Bush Says Spending Cuts Will Be Needed
Saturday, September 17, 2005
One day after pledging to undertake one of history's largest reconstruction efforts, President Bush served notice yesterday that rebuilding the hurricane-ravaged Gulf Coast will require spending cuts elsewhere in the federal budget.
Amid growing concern among congressional Republicans about the huge cost of the planned reconstruction effort, Bush said the federal government can foot the bill without resorting to a tax increase. "You bet it's going to cost money. But I'm confident we can handle it," Bush said. "It's going to mean that we're going to have to cut unnecessary spending."
Bush has refused to put a price tag on the reconstruction plan, which he outlined in a prime-time speech Thursday night, although members of Congress and others have predicted that it could cost as much as $200 billion. The plan was assembled by Department of Homeland Security Secretary Michael Chertoff, White House Deputy Chief of Staff Karl Rove and Claude Allen, Bush's top domestic policy adviser.
Speaking at a prayer service earlier in the day as part of a national day of remembrance for the hurricane's victims, Bush vowed to rebuild the Gulf Coast with the goal of wiping out the legacy of racial discrimination and social inequality that has compounded poverty there.
"As we clear away the debris of a hurricane, let us also clear away the legacy of inequality," he said.
His blueprint envisions the federal government paying much of the cost for the reconstruction of roads, bridges, schools and other infrastructure wiped out by Katrina. It also calls for an unprecedented effort to attack poverty in the region, through a combination of tax breaks for small and minority businesses, individual grants for job training and day care and other needs, and an initiative to give federal land or abandoned homes to poor people for home construction and renovation.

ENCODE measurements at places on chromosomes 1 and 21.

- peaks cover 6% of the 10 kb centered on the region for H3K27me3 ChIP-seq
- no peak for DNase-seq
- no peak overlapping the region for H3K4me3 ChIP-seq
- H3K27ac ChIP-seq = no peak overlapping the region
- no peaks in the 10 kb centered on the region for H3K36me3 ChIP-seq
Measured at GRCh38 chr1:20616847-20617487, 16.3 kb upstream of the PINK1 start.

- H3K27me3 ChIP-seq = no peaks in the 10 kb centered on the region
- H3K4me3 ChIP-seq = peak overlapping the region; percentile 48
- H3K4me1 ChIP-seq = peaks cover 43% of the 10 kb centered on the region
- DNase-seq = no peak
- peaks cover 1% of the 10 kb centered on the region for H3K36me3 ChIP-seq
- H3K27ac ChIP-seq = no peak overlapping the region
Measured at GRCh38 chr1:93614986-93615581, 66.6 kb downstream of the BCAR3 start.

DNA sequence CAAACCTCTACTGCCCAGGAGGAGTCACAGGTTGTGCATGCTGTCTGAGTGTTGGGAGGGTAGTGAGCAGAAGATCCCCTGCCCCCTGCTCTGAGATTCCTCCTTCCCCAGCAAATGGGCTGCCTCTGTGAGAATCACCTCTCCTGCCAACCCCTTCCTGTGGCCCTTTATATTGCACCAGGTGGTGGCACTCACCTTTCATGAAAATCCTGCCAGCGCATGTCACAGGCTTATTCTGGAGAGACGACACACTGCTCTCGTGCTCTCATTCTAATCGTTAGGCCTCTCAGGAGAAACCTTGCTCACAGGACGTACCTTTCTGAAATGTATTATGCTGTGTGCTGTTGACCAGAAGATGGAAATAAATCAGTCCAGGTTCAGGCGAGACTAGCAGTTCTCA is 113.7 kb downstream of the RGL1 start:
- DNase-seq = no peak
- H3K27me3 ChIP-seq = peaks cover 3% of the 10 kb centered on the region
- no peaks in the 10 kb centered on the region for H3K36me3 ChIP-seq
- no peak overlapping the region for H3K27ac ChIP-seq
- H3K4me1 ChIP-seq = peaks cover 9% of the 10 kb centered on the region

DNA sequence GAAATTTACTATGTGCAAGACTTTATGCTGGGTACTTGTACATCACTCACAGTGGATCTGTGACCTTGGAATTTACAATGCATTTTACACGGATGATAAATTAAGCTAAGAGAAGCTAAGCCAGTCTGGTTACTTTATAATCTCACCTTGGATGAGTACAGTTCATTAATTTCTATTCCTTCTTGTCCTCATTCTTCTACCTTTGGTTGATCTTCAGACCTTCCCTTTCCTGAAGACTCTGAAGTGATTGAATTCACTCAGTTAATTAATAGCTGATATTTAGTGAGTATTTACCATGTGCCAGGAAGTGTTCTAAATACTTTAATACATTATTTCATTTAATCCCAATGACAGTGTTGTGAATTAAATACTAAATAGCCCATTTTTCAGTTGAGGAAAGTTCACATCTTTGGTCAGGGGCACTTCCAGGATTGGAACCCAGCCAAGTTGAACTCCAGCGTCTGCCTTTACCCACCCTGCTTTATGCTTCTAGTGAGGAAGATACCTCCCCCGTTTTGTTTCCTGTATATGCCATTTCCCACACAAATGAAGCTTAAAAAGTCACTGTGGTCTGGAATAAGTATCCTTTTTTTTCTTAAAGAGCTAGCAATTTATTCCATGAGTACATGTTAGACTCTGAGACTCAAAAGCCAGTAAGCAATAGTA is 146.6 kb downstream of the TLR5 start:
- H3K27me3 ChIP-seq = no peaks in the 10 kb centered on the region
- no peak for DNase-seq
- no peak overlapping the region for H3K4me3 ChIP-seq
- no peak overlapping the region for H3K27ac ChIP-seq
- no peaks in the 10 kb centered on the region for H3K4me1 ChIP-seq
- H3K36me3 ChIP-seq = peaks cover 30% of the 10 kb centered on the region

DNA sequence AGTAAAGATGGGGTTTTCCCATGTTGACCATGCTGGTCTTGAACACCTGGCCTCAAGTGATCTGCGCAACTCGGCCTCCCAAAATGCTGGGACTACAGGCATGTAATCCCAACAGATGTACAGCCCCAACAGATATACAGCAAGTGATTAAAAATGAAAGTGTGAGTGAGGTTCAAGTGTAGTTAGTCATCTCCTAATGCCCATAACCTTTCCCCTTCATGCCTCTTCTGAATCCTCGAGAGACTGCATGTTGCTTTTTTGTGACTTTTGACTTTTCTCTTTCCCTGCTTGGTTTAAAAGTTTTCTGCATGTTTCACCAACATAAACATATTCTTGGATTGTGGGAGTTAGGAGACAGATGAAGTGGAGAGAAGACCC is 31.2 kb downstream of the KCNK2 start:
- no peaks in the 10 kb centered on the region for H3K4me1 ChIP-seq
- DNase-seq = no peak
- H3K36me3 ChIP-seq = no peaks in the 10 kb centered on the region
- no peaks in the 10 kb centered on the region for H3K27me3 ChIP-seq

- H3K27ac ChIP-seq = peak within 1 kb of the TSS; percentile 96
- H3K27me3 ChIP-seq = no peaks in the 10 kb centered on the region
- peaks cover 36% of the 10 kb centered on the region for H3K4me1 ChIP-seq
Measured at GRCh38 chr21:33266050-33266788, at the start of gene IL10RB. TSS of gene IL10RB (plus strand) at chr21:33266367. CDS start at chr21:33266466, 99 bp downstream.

The deadly storm and the federal government's slow response has damaged Bush's standing as a leader among voters, polls show, and his approval rating has hit all-time lows. The president has faced particular anger from African Americans, a majority of whom believe the government's response to the storm would have been faster were most of the victims not poor and black.
Although the plan promises to be huge in scale, many details about how it will be managed and carried out are still being determined. Bush's rebuilding promise has created new political pressures amid concerns that in the absence of tax increases, the huge expenditure will lead to larger budgets, at least in the short term. Members of his own party are publicly stating strong concerns about the money being allocated.
A half-dozen House and Senate Republicans have drafted legislation to keep a close eye on Katrina expenditures, and several have called for significant spending cuts to pay for the relief.
"There's no shortage of places where the federal government can tighten its belt to pay the cost of the hurricane recovery effort," said Rep. Jeff Flake (R-Ariz.). "Let's face it, after years of uninterrupted growth, the federal government is bloated."
Other Republicans have contradicted that assertion, including House Majority Leader Tom DeLay (R-Tex.), who has said there is no appreciable fat in the federal budget.
Bush pledged to find some spending cuts. But he offered no specifics, and his chief economic aide, Allan B. Hubbard, dismissed the rebuilding effort's impact on the longer-term effort to reduce the budget deficit. "This in no way will adversely impact his commitment to cut the deficit in half by 2009," he said.